Chairman McCain, Senator Hollings, Colleagues, Good Morning.
Mr. Chairman, I want to thank you for holding this hearing
to address Unsolicited Commercial E-Mail or Spam. I also
want to commend Senators Burns and Wyden for their leadership
and hard work on this issue.
I believe we are under siege. Armies of online marketers
have overrun email inboxes across the country with advertisements
for herbal remedies, get-rich-quick schemes and pornography.
As you are all aware, spam traffic is growing at a geometric
rate, causing the Superhighway to enter a state of virtual
gridlock. What was a simple annoyance last year has become
a major concern this year and could cripple one of the greatest
inventions of the 20th century next year if nothing is done.
Way back in 1999, the average email user received just
40 pieces of unsolicited commercial email - what we call
spam - each year. This year, the number is expected to pass
2,500. I know that I'm lucky if I don't get 40 pieces of
spam every couple of days!
As a result, a revolution against spam is brewing as the
epidemic of junk email exacts an ever increasing toll on
families, businesses and the economy.
Let me illustrate this point with a story. My wife and
I have two wonderful children, one of whom is just about
to complete her first year at college. The other, a 14 year-old
girl, is an absolute whiz on the Internet who loves sending
and receiving email.
As parents, we do our best to make sure she has good values
and that the Internet is a positive experience for her - a
device to help her with her schoolwork or learn about events
taking place around the world and, maybe even a way to order
the latest In Sync CD.
You can imagine my anger and dismay when I discovered that
not only was she a victim of spam like myself, but, like
all email users, much of the junk email she was receiving
advertised pornographic web sites. I was and remain virtually
powerless to prevent such garbage from reaching my daughter's
inbox. The frustration I feel in the battle against spam
is one that I think business owners and Internet Service
Providers across that nation can identify with.
According to Ferris Research, spam costs businesses in
the United States $10 billion each year in lost productivity,
consumption of Information Technology resources and help-desk
time. With surveys showing that over 40% of email traffic
qualifies as spam, ISPs spend millions of dollars each year
on research, filtering software and new servers to deal with
the ever expanding volume of junk email being sent through
And, if the spam itself isn't enough, spammers often engage
in crimes such as identity theft and fraud to secure email
addresses and domain names from which to send millions of
pieces of junk email.
All of this demonstrates that it's time to take back the
Internet from the spammers. And why I am joining you today
in saying that enough is enough.
We all know that spammers use a variety of tools and methods
to send millions of email messages each day. In order to
be effective, I believe spam solutions will have to be as
creative and varied as the spammers' efforts.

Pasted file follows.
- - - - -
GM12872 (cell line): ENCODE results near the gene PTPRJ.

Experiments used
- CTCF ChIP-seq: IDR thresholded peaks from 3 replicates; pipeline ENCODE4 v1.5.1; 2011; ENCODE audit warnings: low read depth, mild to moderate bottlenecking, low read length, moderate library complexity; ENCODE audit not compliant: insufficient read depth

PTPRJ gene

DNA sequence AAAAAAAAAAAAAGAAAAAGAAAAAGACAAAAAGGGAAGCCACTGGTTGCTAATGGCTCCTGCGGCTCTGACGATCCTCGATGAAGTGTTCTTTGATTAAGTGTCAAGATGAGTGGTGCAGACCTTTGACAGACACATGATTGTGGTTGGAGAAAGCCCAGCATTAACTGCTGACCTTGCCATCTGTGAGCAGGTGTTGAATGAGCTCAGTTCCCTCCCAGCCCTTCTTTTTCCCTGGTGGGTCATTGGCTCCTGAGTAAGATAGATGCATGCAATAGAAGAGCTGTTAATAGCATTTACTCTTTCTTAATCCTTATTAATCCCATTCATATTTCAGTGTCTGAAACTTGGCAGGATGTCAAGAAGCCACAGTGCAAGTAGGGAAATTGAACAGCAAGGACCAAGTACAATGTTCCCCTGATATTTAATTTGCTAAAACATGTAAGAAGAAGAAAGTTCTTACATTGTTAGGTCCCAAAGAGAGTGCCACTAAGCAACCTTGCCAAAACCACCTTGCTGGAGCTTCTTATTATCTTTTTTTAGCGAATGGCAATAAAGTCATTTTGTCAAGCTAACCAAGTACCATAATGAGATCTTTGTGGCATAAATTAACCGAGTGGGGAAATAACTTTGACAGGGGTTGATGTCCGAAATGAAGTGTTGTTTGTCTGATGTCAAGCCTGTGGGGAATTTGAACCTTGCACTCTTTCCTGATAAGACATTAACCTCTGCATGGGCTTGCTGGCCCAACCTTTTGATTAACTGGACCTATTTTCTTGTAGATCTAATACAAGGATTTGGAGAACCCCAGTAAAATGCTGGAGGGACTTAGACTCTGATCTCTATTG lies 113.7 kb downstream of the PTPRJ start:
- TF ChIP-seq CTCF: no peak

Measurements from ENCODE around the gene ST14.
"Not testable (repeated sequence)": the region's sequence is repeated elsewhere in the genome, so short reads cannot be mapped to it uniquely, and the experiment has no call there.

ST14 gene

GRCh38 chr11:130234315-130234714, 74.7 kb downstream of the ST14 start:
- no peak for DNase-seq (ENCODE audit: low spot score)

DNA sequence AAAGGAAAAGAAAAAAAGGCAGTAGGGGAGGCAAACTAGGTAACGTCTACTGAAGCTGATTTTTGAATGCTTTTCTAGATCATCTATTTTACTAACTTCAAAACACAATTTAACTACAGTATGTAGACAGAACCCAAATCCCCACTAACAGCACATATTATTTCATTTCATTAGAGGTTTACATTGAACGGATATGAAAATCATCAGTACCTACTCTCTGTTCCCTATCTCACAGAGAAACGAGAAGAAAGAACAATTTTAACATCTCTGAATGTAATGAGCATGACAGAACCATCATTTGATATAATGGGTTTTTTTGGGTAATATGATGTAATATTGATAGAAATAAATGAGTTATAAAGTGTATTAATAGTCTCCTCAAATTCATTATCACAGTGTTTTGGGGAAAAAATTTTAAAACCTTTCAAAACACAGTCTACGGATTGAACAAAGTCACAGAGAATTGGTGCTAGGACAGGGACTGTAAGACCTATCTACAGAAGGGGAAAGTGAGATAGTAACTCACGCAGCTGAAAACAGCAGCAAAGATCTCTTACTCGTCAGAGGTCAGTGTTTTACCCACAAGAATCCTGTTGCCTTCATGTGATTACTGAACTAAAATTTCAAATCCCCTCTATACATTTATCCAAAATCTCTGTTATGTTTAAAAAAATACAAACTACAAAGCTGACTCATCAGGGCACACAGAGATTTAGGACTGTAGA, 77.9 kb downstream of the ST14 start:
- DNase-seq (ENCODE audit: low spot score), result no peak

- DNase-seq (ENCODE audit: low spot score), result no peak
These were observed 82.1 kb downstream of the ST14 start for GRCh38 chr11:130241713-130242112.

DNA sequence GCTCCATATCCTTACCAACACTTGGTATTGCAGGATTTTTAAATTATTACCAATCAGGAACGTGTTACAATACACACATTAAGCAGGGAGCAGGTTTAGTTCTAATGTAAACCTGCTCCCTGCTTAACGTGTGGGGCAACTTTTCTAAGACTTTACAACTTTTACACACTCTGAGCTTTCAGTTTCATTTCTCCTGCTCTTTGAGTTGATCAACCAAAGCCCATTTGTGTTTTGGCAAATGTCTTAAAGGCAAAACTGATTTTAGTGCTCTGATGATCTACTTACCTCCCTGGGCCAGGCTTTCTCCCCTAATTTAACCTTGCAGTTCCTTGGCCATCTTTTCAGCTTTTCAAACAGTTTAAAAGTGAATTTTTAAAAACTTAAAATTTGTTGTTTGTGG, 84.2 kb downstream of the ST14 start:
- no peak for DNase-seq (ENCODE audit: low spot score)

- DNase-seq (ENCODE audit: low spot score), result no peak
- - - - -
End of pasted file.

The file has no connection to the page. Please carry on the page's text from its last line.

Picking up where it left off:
We should give law enforcement officials, ISPs and others
a wide variety of tools to fight spam. Among the possible
solutions that are exist - and this is not an exhaustive
list - are pending legislation in the Senate and the House
the would enact anti-email harvesting provisions and special
email labeling requirements; stipulate valid unsubscribe
features; and prohibit false and fraudulent header, router
and subject line information.
And that's just a start. As I said before, because of the
dramatic challenges we face in stemming the spam flood, we
need a multi-pronged approach.
In particular, I believe stiff criminal penalties - including
jail time for repeat offenders - are warranted. I am working
with my colleagues on the Judiciary Committee on a bill to
create these new penalties.
We will hunt down spammers one by one, using criminal penalties
to show what will happen to those who continue to send junk
Another idea I have offered is a National No-Spam Registry.
This list, maintained by the Federal Trade Commission, would
be a gigantic database of people who have "opted out" of
receiving spam by submitting their email addresses to the
The list is modeled on the highly successful Do-Not-Call
registries that have been used to ward off telemarketers.
Although a similar list for email addresses poses security
challenges that must be addressed before implementation,
I am hopeful that this list might be one way we can give
consumers control over their in-boxes.
None of these solutions will be the silver bullet that
stops all spam. But a multi-faceted approach has a better
chance of reducing the ever-growing amount of spam than a
solitary solution. And stemming this rising tide is essential
if the internet is to continue to be an effective medium
of communication and commerce.
If spam continues to grow, people will rely on their email
less and less. Right now, consumers are becoming so frustrated
at the junk email bombardment that they delete legitimate
commercial email as if it were spam.
This is why so many interested parties, including the Direct
Marketing Association, have come around to the view that
the federal government can play a meaningful role in stopping
They know that effective federal anti-spam legislation
will make it is more likely that consumers will read legitimate
I think we can all agree that spammers must not be allowed
to bog down the vast potential of email and the Internet.
It is my hope that the impressive roster of panelists you
have assembled here today will stimulate ideas to stop spammers
in their tracks. I look forward to hearing their testimony
and working with all of you to bring and end to the current
junk email epidemic.